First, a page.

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Mobile Photography: Is Traditional Photography Dead? [Infographic]

mobile-photography-history-statistics-header

I hardly have to remind anyone that mobile photography is booming right now. People share their photographs like never before, and we all love it. People take photos of everything from quirky finds to epic fails. Some people like to post photos of themselves, while others want to share the world around them. It doesn’t really matter what it is, we point our lenses at, and we want to share it. And that’s why we have so many successful photo sharing social networking services today. But where did it all start? Do we even know? According to some people, the first photograph ever taken was back in 1826 and was called “View From The Window At Le Gras.” It required an exposure time of 8 hours. Today we can take instant photos on our mobiles that are infinitely better than what anyone could ever imagine back in 1826.

Mobile photography has become so popular that the second thing we check when looking for a new smartphone is how good the camera is and what apps are available for it. The Internet it getting more jam-packed with pictures, and there is no speculation about where it might end. But what about analog photography, is that completely dead? Not quite, but there has been a definite decline since mobile photography became mainstream back around 2002-2003.

At least that is what the statistics say according to a new and ultimately inspiring infographic presented by Overgram (design by NowSourcing) called, “Is Photography Dead? – The Mobile Photo Explosion.” As much as I am confused about the title of the infographic itself, I am intrigued if it might have to do with analog photography, or maybe it’s just a title to draw you in. The infographic is beautifully pimped out with really interesting facts and history about photography and where it all began.

What’s worth pointing out is that the first electronic camera was actually presented back in 1972. Texas Instruments patented it, and I am seriously intrigued by its look. For all you retro travelers out there, do you spot something ultimate geeky about it? Yup, that’s right, it has a cassette tape as recording media, which is both curious and mind blowing. For most of us, cassettes have always had the purpose of holding music, analog music that is. However for the first “digital” (electronic) camera, it was a vital part of the photography process.

You can just imagine where mobile photography is heading in the future. I mean, with all the online apps, networking sites and tools, the sky is really the limit. Mobile photography is becoming more and more mobile, and the quality of the pictures we take with something that fits inside the palms of our hands is getting ever more refined. The question is, what could possibly beat the digital media when it comes to photography and yet again revolutionize mobile photography and the industry itself? It’s amazing that people still find it mesmerizing to look at pictures even almost 200 years after the first photograph was taken. The world is an ever inspiring place, and mobile photography is definitely one of the reasons the world is getting smaller and smaller.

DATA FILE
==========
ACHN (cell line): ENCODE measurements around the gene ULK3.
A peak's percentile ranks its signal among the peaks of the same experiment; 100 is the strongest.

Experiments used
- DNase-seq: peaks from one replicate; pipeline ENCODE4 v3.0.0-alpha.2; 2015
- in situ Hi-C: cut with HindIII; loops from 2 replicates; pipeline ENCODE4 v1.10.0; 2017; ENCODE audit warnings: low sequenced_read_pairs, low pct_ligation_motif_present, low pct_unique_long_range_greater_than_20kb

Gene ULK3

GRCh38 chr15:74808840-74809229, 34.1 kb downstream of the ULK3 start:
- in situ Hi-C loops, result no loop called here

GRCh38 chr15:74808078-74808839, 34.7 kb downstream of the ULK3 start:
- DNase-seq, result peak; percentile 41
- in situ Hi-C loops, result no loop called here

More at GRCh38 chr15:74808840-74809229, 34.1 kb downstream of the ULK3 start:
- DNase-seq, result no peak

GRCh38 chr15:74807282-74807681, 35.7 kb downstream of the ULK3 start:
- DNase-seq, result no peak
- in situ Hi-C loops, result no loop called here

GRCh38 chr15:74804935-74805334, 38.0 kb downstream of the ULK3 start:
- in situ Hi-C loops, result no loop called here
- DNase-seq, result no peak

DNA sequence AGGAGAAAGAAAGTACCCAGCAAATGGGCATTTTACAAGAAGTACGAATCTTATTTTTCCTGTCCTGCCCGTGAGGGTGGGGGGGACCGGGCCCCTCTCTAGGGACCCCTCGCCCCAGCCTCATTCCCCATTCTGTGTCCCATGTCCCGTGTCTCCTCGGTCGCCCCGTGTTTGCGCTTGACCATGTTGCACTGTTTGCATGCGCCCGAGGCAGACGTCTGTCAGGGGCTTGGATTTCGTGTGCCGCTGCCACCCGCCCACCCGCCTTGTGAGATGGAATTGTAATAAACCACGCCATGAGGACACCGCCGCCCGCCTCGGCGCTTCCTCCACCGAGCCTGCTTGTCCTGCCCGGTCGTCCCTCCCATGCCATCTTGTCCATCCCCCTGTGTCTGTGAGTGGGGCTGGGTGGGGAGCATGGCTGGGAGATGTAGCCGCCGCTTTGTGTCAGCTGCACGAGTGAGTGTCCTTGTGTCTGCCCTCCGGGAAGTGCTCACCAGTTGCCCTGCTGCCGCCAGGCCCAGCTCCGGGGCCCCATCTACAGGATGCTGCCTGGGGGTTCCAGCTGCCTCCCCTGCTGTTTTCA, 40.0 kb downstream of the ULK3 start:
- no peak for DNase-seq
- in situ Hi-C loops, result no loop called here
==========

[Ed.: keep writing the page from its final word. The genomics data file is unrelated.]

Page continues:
Overgram’s Mobile Photography Infographic

(Click To Enlarge)

mobile-photography-history-statistics-infographic

Header Image Credit: [Sebastian Widmann/AFP/Getty Images]

 
 
 
 
Author Avatar Image Representation

Author: Richard Darell

 

Richard Darell is the founder and CEO of Bit Rebels, a multifaceted online news outlet that reports daily on the latest developments in technology, social media, design and everything geek. Today this media entity welcomes more than 2.5 million unique visitors per month and is considered the go to place for people in constant motion. As an Internet entrepreneur, he is dedicated to constantly trying to develop new ways to bring content faster and closer to the end user in a more streamlined way. His excitement for statistics has allowed him to further develop systems that continuously produce accurate and fast-paced analytics to better optimize the approach by which Bit Rebels presents news and content. His graphic design background has proven to be an important tool when designing new systems and features for Bit Rebels since the development of solid and stable code depends entirely on their structure and implemented procedures. Richard currently resides in Stockholm, Sweden and directs the Bit Rebels offices in both Stockholm and Atlanta. You can reach Richard at richard@bitrebels.com

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